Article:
Command Center Provides Around-the-clock Derailment Prevention

By T.J. Weisbeck, Senior Director, Operating Practices and Systems Compliance

Steve Terrell assists a train crew from inside UP's OPCC | MR

With a variety of technology at his fingertips, Steve Terrell, manager-Operating Practices, assists a train crew from inside the Operating Practices Command Center (OPCC) located at Union Pacific’s Harriman Dispatching Center.

Imagine an around-the-clock railroad command center with one central mission: To help trains operate safely and efficiently.

That’s exactly what we do at Union Pacific’s Operating Practices Command Center (OPCC). It was created in November 2019 as a 24/7 resource for ensuring safety protocols with local, federal and companywide standards across all our service units. Craft and management personnel receive accurate, consistent information about current rules and regulations, along with instant support from a team of 21 experts on safe train operations.

But in addition to being an information resource, the OPCC takes a proactive stance by using state-of-the-art technology to analyze unintended train stops across the network as well as perform recertifications and other annual requirements for all Union Pacific Class 1 employees.

Technology and Knowledge Power OPCC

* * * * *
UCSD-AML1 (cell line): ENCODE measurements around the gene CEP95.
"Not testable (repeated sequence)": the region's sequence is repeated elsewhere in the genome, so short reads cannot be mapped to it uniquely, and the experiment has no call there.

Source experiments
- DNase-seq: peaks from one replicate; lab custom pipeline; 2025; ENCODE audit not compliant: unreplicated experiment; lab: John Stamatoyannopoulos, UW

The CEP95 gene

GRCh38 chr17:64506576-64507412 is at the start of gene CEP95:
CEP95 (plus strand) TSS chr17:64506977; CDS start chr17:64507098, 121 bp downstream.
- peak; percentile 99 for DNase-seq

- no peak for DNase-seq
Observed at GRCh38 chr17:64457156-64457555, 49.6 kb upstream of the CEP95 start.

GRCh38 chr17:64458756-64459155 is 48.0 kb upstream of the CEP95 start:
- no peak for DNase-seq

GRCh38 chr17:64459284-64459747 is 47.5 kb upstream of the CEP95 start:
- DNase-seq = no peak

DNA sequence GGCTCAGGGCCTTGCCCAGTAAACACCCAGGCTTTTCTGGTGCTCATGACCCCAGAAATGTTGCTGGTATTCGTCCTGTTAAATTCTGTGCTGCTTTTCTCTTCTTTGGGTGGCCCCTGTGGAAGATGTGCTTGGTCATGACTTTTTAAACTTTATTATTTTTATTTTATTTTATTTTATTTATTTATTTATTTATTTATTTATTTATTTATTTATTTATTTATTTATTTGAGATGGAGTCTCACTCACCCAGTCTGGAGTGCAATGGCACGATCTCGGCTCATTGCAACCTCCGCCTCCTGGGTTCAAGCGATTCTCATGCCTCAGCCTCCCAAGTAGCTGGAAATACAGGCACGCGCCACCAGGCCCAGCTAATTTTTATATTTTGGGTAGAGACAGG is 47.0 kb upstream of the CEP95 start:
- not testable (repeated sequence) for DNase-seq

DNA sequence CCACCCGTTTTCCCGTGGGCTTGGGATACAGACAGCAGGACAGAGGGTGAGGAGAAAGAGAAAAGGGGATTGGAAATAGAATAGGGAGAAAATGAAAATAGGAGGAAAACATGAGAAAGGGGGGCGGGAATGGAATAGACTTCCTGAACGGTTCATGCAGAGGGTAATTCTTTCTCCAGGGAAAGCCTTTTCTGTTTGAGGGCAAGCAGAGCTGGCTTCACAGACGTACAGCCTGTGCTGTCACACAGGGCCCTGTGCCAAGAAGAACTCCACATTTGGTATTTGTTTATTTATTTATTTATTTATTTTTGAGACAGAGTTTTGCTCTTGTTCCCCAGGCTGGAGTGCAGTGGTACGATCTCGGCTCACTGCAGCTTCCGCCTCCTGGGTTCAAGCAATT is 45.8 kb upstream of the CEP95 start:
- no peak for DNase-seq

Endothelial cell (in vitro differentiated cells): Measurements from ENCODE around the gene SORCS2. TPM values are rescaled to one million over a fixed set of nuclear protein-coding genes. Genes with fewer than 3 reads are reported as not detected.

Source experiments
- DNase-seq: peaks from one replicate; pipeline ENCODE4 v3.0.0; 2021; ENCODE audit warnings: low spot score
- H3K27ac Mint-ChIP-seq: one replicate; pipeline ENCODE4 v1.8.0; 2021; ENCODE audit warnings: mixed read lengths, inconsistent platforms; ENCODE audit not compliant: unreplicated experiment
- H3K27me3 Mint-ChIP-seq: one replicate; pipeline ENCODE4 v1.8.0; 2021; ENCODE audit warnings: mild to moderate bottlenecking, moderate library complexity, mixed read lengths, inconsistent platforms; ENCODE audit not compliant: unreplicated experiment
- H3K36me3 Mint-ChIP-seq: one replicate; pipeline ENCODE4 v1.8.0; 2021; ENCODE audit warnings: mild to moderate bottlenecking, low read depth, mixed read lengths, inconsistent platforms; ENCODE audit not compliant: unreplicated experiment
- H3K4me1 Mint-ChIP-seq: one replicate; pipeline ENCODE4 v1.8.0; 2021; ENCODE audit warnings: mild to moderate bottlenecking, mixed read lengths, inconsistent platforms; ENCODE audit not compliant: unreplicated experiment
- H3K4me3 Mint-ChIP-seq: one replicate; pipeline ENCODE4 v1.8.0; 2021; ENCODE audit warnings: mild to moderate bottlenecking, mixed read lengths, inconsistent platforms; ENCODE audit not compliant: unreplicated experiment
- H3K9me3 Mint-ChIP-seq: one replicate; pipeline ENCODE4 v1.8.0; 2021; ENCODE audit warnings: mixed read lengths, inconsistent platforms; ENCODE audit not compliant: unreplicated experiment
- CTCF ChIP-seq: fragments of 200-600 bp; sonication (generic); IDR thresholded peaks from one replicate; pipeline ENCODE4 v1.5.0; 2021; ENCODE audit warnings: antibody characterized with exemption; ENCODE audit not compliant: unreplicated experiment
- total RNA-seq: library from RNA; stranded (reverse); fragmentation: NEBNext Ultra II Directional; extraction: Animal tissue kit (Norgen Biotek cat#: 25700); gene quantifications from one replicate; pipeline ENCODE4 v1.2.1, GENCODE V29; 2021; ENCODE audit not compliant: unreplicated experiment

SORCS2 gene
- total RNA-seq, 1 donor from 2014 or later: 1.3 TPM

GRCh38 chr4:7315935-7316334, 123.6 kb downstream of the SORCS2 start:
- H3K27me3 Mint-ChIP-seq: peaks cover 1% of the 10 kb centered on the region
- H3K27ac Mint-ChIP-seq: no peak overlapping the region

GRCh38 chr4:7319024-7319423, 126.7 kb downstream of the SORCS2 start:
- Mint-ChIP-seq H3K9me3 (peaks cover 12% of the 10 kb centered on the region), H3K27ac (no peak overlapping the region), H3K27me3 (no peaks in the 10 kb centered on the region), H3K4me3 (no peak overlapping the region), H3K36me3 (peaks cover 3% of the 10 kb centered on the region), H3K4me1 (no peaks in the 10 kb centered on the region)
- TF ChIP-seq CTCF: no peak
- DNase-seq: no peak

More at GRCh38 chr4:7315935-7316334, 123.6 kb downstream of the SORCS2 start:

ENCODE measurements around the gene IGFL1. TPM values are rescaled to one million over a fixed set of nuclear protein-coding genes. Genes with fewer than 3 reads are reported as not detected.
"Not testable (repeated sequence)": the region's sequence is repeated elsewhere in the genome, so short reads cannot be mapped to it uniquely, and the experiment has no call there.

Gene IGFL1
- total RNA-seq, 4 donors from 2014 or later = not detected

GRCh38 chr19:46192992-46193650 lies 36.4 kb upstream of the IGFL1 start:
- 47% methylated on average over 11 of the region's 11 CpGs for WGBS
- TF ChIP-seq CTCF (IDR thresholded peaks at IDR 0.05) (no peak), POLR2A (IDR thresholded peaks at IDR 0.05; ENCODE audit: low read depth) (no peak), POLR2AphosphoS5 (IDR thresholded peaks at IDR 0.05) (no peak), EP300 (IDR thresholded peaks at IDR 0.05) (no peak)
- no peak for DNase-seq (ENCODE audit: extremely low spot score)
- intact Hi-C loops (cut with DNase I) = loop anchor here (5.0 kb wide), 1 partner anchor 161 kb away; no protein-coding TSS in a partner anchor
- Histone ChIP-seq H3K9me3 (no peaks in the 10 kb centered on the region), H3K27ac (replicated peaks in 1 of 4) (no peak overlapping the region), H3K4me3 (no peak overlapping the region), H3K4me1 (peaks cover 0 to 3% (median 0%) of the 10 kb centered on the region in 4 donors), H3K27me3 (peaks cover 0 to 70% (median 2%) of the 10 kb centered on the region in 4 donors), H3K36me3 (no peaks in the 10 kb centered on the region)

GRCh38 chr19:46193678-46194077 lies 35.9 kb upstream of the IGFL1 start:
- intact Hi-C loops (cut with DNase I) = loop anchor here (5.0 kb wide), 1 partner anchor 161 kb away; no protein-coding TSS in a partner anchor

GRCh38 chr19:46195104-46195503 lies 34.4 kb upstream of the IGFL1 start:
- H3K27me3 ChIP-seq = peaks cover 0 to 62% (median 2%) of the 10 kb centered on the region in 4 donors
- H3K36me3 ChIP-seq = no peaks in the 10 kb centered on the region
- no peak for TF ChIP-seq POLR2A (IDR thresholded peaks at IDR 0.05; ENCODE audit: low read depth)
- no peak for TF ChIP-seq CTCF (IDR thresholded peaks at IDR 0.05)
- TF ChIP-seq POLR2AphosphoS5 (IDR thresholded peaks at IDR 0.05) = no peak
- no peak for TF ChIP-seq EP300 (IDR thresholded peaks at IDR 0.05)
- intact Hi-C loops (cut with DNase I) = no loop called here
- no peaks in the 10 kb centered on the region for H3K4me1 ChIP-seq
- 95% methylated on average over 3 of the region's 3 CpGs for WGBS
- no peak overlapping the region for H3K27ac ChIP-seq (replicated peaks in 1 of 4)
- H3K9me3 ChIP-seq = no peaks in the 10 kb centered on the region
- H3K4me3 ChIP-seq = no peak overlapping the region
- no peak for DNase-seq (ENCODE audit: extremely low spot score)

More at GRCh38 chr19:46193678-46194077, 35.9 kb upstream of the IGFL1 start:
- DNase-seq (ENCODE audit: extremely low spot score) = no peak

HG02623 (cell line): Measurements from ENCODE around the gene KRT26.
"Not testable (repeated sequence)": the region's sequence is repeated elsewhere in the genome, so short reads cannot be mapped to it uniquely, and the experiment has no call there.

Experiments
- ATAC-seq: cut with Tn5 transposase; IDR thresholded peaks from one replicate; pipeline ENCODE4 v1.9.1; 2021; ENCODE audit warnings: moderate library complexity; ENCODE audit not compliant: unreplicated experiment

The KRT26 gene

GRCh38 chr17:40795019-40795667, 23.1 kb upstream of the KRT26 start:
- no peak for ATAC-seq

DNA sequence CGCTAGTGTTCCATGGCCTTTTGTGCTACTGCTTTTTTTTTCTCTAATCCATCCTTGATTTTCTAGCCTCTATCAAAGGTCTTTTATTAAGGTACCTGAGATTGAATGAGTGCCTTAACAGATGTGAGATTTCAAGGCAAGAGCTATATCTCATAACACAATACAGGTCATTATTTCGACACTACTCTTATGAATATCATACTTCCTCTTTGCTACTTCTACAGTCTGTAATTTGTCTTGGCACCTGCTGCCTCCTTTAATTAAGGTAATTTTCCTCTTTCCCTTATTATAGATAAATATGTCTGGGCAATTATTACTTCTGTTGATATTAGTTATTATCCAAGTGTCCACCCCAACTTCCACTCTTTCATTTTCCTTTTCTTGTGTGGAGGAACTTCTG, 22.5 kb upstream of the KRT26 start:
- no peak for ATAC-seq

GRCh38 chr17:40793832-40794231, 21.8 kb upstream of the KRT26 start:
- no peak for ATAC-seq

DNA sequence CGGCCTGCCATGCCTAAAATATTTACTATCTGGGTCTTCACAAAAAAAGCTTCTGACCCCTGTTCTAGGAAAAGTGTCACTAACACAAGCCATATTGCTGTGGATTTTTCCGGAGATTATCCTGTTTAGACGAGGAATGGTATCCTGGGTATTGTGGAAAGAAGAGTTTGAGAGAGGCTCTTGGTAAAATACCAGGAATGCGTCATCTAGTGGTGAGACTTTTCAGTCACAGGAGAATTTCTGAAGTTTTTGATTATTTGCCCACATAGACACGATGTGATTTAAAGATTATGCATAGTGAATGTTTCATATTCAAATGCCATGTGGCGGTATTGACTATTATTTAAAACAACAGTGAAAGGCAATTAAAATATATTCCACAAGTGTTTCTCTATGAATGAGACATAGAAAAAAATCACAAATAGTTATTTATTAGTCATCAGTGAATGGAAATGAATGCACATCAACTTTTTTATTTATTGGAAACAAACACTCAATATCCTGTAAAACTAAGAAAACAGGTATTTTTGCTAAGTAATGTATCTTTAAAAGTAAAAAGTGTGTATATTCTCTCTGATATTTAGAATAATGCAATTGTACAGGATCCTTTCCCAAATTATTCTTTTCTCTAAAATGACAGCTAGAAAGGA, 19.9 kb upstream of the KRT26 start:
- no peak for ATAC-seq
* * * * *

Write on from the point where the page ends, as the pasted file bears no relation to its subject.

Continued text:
One of the most important pieces of tech in the OPCC toolbox is Precision Train Builder – or PTB. This computer-based technology harnesses the physics associated with trains and train operation. In essence, PTB simulates trains and their operations over hundreds of miles of track compressed into minutes in an effort to identify excessive buff or draft forces within the train.

PTB accurately identifies not only where to place rail cars within a train, but how much “power” – i.e., locomotives – to use, and where to place that power within the train for the most efficient and safe operation. Simulations also are designed to rerun at lower speeds to see if a lower train speed will reduce forces to an acceptable level. For example, some simulations have shown that a speed reduction from 50 mph to 40 mph can reduce in-train forces by up to 40%.

OPCC can also monitor train crews in real time as they operate over their territory, providing alerts to slow down to reduce buff and draft forces when necessary. That function is called a Virtual Ride Along (VRA) and is being used to monitor thousands of UP trains on the company’s 32,000-mile network using live, inward- and outward-facing camera feeds and access to PTC screen and event-recorder data.

To help us safely grow our business, OPCC performs countless simulations to evaluate new business opportunities and T-Plan/blocking changes prior to implementation to help make sure a safe train enters our network. Tactically, non-standard train combination opportunities are simulated to determine if they’re safe to move, always following train makeup restrictions. And in addition to making a train’s locomotive placement recommendations to handle tonnage and minimizes in-train forces, PTB recommendations have been used to improve velocity on our priority trains, such as UPS trains.